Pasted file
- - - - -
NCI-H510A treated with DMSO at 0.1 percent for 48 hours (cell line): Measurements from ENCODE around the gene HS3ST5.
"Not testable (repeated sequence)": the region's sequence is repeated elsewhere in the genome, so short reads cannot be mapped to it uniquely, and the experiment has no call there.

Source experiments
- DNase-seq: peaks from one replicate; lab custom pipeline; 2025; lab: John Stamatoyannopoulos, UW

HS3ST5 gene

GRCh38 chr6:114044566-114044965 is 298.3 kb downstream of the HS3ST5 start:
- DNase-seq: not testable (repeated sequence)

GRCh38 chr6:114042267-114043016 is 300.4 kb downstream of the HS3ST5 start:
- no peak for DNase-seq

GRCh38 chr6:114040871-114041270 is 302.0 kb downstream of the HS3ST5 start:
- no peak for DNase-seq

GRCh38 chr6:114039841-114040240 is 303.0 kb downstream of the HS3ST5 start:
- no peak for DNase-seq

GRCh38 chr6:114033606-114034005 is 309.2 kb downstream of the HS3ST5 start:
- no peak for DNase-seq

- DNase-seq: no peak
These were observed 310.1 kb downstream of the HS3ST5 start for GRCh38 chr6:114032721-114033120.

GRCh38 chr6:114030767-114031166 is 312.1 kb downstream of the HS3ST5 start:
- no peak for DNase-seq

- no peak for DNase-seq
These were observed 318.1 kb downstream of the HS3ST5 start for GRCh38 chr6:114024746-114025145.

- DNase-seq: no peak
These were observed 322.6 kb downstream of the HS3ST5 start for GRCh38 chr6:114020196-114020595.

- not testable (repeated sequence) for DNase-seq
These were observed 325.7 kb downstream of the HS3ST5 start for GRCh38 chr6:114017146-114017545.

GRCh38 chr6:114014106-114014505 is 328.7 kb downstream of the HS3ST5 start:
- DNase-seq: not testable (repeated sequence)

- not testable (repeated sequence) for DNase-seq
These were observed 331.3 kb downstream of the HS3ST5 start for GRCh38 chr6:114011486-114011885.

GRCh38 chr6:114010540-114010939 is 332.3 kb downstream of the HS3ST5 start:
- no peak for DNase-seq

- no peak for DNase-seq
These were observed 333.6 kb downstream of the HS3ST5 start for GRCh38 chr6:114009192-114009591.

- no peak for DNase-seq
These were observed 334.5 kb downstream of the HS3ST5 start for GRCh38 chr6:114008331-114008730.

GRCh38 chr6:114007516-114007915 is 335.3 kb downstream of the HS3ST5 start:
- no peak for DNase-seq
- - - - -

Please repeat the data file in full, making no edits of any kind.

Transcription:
NCI-H510A treated with DMSO at 0.1 percent for 48 hours (cell line): Measurements from ENCODE around the gene HS3ST5.
"Not testable (repeated sequence)": the region's sequence is repeated elsewhere in the genome, so short reads cannot be mapped to it uniquely, and the experiment has no call there.

Source experiments
- DNase-seq: peaks from one replicate; lab custom pipeline; 2025; lab: John Stamatoyannopoulos, UW

HS3ST5 gene

GRCh38 chr6:114044566-114044965 is 298.3 kb downstream of the HS3ST5 start:
- DNase-seq: not testable (repeated sequence)

GRCh38 chr6:114042267-114043016 is 300.4 kb downstream of the HS3ST5 start:
- no peak for DNase-seq

GRCh38 chr6:114040871-114041270 is 302.0 kb downstream of the HS3ST5 start:
- no peak for DNase-seq

GRCh38 chr6:114039841-114040240 is 303.0 kb downstream of the HS3ST5 start:
- no peak for DNase-seq

GRCh38 chr6:114033606-114034005 is 309.2 kb downstream of the HS3ST5 start:
- no peak for DNase-seq

- DNase-seq: no peak
These were observed 310.1 kb downstream of the HS3ST5 start for GRCh38 chr6:114032721-114033120.

GRCh38 chr6:114030767-114031166 is 312.1 kb downstream of the HS3ST5 start:
- no peak for DNase-seq

- no peak for DNase-seq
These were observed 318.1 kb downstream of the HS3ST5 start for GRCh38 chr6:114024746-114025145.

- DNase-seq: no peak
These were observed 322.6 kb downstream of the HS3ST5 start for GRCh38 chr6:114020196-114020595.

- not testable (repeated sequence) for DNase-seq
These were observed 325.7 kb downstream of the HS3ST5 start for GRCh38 chr6:114017146-114017545.

GRCh38 chr6:114014106-114014505 is 328.7 kb downstream of the HS3ST5 start:
- DNase-seq: not testable (repeated sequence)

- not testable (repeated sequence) for DNase-seq
These were observed 331.3 kb downstream of the HS3ST5 start for GRCh38 chr6:114011486-114011885.

GRCh38 chr6:114010540-114010939 is 332.3 kb downstream of the HS3ST5 start:
- no peak for DNase-seq

- no peak for DNase-seq
These were observed 333.6 kb downstream of the HS3ST5 start for GRCh38 chr6:114009192-114009591.

- no peak for DNase-seq
These were observed 334.5 kb downstream of the HS3ST5 start for GRCh38 chr6:114008331-114008730.

GRCh38 chr6:114007516-114007915 is 335.3 kb downstream of the HS3ST5 start:
- no peak for DNase-seq